What Women Want by Fanny Blake

In a nutshell… three older women dealing with a range of problems – will their friendship hold them together?

Strengths: Well written characters with backbone.

Weaknesses: The three stories don’t come together until the very end.

Why I read it: Given to me for review by PR (thank you).

Pages: 432

Published: 2011

Publisher: Blue Door

Setting: London, England

Rating: 8 out of 10

If you liked this, try: Someone Like You by Cathy Kelly

 

I was asked to review this book by a PR company in England, who kindly sent the book to me all the way to Australia. On the back, this looked like the type of book I read for my chick lit fix – three women, all friends who each have different problems but get through it. The cover also had a quote from one of my favourite writers, Penny Vincenzi (as an aside, her new book is released in Australia in September). However, the women in this book were older than your usual chick lit (perhaps I should call it mummy lit?) – late 40s or early 50s. Never mind, it was still interesting even though I’m nowhere near that stage of my life!

Although this book subscribed to the usual setting of three friends, very different in nature but who have a strong bond, there were differences that made the book stronger for me. Each of the women has a strong career, something I usually find lacking in chick lit. (Kate is a GP, Bea works in publishing and Ellen runs an art gallery). Even though they are of similar ages, each is facing a different problem: Bea, newly divorced, is looking for love while controlling a teenage son; Kate is worried that her husband is becoming increasingly distant; and Ellen has found love in the shape of Oliver – but how will her children react? Each of these stories is told with gentleness and humour. The strength of the trio’s friendship is exemplified by Bea’s determination to find out exactly what Oliver is hiding in order to protect Ellen. Although Bea’s detective work is intense and well-researched (she is a publisher after all), the climax where Ellen finds out about Oliver is not that powerful. The epilogue is probably more powerful as it again demonstrates the strength of their friendship and doesn’t tie up everything neatly, making this book more true to life.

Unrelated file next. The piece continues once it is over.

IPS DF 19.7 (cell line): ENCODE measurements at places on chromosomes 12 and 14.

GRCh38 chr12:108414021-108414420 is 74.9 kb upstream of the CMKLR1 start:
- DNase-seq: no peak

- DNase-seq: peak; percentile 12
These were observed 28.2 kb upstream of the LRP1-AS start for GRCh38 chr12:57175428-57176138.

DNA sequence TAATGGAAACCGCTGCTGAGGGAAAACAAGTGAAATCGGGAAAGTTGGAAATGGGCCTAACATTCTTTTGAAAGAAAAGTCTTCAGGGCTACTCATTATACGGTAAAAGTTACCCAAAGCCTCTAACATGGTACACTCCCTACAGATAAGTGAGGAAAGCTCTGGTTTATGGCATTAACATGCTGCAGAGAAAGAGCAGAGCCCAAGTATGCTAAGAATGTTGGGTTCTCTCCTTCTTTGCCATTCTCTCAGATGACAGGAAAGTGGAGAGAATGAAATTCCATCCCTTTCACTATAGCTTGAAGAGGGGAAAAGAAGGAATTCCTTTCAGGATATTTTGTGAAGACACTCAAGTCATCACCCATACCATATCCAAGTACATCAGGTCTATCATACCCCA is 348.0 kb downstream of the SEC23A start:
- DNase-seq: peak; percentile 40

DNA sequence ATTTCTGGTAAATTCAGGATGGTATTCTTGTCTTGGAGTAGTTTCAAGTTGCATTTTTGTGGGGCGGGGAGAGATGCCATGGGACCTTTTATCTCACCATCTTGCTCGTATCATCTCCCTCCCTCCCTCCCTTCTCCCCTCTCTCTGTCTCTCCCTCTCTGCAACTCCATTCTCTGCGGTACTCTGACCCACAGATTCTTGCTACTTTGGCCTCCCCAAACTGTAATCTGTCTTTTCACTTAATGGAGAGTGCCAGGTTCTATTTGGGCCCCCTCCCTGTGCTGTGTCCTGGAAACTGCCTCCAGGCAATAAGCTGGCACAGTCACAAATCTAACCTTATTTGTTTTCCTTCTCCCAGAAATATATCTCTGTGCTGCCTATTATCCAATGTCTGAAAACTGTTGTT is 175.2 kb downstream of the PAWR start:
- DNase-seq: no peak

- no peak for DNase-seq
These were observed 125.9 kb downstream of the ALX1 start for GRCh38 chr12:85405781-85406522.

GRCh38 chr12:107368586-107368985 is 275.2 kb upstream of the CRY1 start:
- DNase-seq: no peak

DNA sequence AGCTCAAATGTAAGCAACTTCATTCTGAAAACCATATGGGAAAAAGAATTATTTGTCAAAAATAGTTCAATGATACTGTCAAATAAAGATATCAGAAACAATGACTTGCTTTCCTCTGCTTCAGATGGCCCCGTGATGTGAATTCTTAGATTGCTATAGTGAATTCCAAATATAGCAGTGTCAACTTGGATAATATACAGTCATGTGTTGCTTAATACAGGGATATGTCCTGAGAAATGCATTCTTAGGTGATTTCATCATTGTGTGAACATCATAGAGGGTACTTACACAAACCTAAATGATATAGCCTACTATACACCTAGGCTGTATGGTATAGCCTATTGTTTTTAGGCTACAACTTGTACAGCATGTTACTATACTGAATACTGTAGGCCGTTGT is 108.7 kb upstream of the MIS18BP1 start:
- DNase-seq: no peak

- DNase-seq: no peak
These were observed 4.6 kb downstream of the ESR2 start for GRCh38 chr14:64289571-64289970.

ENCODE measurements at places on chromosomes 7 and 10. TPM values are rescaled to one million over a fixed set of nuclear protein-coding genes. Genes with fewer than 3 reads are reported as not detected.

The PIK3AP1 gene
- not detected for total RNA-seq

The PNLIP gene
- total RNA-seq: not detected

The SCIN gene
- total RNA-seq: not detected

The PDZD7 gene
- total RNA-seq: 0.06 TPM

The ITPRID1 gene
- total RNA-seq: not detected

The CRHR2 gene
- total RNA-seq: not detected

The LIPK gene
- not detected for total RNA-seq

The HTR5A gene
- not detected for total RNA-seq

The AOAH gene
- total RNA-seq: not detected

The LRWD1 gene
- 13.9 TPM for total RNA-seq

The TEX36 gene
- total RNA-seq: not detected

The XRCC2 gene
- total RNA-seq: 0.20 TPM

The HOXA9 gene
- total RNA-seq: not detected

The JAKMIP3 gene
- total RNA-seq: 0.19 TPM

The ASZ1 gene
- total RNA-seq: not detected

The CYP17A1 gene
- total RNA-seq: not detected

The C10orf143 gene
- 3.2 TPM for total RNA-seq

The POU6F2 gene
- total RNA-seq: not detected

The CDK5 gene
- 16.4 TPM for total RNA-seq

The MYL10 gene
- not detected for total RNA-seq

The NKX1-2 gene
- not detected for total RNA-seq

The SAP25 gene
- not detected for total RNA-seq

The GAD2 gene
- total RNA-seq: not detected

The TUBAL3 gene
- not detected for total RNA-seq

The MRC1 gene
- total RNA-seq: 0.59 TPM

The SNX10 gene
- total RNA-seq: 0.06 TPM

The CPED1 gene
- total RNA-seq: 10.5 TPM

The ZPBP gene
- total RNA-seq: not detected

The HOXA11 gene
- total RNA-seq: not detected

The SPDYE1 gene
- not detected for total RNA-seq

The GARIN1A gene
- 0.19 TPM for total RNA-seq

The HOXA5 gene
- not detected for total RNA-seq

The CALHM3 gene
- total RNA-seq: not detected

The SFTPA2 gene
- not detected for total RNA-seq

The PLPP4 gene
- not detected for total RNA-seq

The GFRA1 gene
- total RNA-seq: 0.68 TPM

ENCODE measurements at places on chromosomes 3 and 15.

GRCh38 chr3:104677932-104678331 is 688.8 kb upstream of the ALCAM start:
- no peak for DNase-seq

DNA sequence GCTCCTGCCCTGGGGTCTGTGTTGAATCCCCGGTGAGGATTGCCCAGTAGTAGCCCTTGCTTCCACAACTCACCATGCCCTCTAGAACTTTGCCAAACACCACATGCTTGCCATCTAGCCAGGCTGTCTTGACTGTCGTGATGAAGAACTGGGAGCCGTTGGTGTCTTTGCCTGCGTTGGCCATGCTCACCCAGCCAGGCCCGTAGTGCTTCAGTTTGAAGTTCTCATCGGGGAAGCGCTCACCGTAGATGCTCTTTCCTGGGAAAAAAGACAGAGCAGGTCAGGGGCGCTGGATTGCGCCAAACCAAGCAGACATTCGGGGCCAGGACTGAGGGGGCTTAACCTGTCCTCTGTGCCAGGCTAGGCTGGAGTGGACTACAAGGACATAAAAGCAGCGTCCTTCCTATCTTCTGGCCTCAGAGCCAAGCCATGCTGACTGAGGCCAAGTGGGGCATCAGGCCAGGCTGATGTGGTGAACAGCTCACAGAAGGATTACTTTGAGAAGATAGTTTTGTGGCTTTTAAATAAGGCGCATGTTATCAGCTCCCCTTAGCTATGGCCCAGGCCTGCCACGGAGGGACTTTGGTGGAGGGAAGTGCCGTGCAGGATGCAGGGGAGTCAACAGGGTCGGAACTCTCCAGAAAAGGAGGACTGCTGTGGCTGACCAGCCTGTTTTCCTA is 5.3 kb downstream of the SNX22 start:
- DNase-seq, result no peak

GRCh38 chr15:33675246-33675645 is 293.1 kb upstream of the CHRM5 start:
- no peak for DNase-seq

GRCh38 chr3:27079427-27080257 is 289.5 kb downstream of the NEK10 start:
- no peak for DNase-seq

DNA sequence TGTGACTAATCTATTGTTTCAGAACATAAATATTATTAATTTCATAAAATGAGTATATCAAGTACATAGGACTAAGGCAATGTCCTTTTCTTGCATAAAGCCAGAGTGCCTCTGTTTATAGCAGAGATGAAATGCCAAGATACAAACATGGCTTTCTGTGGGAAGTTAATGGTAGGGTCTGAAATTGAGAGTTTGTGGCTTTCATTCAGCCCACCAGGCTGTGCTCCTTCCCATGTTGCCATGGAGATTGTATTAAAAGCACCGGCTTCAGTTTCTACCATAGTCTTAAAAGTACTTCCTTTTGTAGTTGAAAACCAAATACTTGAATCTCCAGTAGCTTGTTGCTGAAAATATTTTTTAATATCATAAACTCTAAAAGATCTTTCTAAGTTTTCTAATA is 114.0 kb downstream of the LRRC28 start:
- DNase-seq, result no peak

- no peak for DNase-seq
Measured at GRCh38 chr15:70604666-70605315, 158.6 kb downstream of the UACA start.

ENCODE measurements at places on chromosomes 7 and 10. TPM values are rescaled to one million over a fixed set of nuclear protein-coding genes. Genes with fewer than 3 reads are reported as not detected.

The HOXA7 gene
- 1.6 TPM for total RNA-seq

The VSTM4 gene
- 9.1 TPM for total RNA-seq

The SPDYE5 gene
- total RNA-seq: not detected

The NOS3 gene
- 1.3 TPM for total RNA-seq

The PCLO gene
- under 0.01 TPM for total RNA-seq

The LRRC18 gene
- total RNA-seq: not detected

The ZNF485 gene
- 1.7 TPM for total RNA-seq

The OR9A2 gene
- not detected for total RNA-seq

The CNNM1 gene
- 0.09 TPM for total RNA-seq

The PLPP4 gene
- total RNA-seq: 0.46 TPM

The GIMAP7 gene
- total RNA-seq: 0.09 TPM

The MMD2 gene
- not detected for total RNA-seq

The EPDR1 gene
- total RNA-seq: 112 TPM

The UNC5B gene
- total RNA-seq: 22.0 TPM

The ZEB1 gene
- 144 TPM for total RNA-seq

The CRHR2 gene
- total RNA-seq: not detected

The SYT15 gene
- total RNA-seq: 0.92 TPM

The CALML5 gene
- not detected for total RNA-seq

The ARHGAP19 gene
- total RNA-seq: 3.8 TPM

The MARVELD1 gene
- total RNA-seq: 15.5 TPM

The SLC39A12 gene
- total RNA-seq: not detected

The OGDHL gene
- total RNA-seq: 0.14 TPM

This was a light read, easy to pick up and put down (I tested this to the nth degree, as I was on call 24/7 while reading this book). The characters are engaging and strong (I’d love to see Bea in her own book) and defies many of the chick lit stereotypes. There’s no Manolos and cocktails, these women really could be the friends of a real person. Enjoyable.

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